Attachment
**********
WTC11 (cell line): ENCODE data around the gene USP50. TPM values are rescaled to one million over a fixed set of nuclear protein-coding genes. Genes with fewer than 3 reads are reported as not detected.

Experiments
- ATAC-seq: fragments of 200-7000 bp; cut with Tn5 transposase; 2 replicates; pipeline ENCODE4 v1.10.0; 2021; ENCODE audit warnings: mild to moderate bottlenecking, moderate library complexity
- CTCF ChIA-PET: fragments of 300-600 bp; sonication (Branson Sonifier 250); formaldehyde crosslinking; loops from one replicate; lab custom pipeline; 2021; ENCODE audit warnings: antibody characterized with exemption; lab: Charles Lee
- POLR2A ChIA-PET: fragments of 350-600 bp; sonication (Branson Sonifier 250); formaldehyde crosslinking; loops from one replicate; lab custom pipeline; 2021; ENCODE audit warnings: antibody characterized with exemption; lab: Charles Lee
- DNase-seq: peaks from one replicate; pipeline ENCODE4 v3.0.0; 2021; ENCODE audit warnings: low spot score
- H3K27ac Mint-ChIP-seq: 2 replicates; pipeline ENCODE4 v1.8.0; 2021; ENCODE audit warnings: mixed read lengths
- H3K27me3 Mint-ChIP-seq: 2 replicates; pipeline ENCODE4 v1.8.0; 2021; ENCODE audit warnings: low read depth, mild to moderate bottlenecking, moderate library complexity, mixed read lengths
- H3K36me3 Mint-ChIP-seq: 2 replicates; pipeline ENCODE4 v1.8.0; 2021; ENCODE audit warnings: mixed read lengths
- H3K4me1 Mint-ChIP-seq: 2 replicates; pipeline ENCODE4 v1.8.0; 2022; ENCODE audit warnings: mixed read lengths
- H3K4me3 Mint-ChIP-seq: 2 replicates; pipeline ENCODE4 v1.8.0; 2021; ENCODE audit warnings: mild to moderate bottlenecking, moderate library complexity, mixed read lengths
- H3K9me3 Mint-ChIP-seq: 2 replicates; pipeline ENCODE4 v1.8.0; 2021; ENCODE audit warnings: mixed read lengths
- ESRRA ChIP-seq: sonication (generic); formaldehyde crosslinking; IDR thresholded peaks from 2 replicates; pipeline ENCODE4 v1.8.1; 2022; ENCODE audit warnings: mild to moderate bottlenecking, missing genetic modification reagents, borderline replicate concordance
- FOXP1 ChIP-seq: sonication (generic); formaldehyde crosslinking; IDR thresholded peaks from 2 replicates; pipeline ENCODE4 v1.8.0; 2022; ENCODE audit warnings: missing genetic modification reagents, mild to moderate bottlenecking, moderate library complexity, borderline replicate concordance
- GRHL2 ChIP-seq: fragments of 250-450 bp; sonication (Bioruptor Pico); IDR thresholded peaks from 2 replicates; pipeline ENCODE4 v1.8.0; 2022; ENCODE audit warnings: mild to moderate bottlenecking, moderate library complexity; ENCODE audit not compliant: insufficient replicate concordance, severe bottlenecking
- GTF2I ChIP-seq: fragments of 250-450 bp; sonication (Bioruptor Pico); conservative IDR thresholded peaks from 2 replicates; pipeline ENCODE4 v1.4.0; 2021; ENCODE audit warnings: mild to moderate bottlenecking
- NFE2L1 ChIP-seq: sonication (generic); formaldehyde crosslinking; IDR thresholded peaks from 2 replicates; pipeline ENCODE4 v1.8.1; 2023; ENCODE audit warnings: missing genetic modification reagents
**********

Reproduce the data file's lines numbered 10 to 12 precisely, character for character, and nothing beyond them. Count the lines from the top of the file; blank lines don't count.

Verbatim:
- H3K4me1 Mint-ChIP-seq: 2 replicates; pipeline ENCODE4 v1.8.0; 2022; ENCODE audit warnings: mixed read lengths
- H3K4me3 Mint-ChIP-seq: 2 replicates; pipeline ENCODE4 v1.8.0; 2021; ENCODE audit warnings: mild to moderate bottlenecking, moderate library complexity, mixed read lengths
- H3K9me3 Mint-ChIP-seq: 2 replicates; pipeline ENCODE4 v1.8.0; 2021; ENCODE audit warnings: mixed read lengths